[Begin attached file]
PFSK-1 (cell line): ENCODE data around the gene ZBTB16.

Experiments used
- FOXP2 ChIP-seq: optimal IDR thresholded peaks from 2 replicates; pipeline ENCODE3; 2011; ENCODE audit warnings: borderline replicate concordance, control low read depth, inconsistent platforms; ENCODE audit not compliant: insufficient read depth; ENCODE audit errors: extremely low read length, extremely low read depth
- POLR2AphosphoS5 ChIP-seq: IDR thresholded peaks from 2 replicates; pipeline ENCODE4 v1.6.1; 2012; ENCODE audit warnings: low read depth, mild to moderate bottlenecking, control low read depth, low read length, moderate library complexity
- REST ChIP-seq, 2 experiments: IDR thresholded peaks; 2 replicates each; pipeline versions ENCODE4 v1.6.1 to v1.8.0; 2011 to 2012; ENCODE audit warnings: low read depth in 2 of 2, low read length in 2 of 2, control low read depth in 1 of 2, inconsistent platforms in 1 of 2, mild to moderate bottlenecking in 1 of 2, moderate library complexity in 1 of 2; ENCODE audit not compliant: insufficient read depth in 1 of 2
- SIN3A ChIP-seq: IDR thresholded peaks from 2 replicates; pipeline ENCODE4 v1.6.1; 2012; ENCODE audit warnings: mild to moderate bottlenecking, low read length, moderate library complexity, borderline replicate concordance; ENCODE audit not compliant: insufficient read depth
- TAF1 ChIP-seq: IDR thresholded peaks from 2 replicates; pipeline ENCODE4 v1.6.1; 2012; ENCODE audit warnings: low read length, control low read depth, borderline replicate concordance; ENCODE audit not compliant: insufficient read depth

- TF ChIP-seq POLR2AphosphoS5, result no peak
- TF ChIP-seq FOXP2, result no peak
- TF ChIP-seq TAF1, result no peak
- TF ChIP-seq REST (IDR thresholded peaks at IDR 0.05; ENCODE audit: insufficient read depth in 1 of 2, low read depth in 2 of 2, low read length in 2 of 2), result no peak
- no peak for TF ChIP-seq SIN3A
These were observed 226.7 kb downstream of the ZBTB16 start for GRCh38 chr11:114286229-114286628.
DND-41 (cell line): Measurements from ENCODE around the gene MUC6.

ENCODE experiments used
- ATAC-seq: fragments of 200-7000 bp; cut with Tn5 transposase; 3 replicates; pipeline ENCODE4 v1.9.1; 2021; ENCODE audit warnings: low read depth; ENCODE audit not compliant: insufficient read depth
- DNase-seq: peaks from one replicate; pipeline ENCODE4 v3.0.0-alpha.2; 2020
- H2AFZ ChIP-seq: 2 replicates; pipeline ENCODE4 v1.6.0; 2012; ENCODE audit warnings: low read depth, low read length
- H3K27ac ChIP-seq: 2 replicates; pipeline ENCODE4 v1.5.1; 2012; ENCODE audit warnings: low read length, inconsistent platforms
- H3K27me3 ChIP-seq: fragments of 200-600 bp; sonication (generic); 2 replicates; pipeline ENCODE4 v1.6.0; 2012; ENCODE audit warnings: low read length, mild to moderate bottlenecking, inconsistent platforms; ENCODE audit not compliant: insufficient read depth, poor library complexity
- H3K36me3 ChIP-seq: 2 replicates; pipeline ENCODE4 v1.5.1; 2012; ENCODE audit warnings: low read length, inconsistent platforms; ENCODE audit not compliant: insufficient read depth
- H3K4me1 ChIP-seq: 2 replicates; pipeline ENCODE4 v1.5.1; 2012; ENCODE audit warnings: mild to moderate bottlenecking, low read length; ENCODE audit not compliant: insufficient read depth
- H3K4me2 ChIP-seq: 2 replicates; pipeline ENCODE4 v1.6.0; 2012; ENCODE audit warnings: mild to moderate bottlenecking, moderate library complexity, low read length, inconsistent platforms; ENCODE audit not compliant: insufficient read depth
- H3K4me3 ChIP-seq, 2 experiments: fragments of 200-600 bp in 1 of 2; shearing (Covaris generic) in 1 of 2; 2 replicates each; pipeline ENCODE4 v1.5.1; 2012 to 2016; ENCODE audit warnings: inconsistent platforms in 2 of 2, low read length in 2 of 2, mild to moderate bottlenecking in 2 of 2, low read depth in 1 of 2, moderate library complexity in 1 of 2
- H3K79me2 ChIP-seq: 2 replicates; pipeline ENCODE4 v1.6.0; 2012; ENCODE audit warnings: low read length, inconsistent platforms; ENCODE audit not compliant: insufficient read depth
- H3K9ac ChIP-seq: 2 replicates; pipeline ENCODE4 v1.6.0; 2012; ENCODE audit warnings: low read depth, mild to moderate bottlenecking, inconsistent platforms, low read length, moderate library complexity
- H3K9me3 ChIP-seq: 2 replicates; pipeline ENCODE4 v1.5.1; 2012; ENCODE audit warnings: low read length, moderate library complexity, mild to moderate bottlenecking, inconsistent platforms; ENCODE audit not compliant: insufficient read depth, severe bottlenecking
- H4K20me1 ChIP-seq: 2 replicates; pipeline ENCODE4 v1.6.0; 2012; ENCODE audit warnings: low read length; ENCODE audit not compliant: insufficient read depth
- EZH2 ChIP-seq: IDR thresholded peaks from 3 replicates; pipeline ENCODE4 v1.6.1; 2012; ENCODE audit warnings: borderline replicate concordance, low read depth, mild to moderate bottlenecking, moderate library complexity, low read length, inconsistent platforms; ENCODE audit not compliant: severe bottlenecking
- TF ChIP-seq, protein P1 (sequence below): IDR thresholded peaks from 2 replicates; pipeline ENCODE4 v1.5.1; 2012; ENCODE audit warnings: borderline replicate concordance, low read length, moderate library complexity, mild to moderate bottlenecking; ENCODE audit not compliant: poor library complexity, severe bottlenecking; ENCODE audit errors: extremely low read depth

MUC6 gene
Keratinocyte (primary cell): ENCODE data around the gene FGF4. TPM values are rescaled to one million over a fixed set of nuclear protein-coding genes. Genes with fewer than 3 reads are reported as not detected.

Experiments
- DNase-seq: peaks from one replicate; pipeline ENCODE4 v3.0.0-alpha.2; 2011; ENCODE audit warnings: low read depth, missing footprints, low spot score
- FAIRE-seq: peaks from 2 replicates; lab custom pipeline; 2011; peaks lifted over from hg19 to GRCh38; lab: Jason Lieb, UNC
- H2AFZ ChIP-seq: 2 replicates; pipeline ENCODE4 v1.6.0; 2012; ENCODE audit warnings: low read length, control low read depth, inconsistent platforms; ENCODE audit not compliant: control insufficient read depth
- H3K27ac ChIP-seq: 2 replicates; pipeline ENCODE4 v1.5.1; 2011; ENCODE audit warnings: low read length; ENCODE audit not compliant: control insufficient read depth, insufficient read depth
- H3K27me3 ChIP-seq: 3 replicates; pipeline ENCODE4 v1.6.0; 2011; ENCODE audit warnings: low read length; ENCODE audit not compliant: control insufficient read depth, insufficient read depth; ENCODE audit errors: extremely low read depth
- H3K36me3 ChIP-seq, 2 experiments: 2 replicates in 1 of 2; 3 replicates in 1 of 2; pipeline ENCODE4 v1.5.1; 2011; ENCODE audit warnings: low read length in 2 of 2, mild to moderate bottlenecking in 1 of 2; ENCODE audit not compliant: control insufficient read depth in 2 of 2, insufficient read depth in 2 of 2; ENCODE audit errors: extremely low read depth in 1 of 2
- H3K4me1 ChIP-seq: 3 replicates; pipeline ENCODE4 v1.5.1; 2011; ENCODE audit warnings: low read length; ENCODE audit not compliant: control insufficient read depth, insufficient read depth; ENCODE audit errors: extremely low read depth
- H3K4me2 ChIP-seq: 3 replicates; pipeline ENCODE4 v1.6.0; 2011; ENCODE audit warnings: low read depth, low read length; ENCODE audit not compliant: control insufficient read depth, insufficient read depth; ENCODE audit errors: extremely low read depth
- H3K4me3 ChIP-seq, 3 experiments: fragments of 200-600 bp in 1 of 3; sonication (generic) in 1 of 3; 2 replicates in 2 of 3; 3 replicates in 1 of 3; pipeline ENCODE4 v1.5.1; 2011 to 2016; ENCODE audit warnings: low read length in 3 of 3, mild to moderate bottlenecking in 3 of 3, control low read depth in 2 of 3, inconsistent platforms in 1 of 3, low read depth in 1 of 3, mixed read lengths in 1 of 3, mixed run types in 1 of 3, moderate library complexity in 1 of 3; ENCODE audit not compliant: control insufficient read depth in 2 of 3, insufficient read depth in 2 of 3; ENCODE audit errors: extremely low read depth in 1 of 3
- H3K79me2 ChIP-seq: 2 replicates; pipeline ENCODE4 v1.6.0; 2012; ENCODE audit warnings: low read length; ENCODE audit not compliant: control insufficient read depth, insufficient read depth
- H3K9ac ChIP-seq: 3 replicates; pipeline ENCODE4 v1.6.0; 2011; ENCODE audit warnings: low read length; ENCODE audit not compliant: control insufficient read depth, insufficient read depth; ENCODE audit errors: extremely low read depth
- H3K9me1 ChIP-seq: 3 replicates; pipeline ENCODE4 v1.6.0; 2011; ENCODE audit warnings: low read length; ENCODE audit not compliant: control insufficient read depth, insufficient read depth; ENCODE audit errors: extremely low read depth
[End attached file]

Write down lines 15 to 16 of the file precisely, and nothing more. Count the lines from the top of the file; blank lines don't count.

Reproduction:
ENCODE experiments used
- ATAC-seq: fragments of 200-7000 bp; cut with Tn5 transposase; 3 replicates; pipeline ENCODE4 v1.9.1; 2021; ENCODE audit warnings: low read depth; ENCODE audit not compliant: insufficient read depth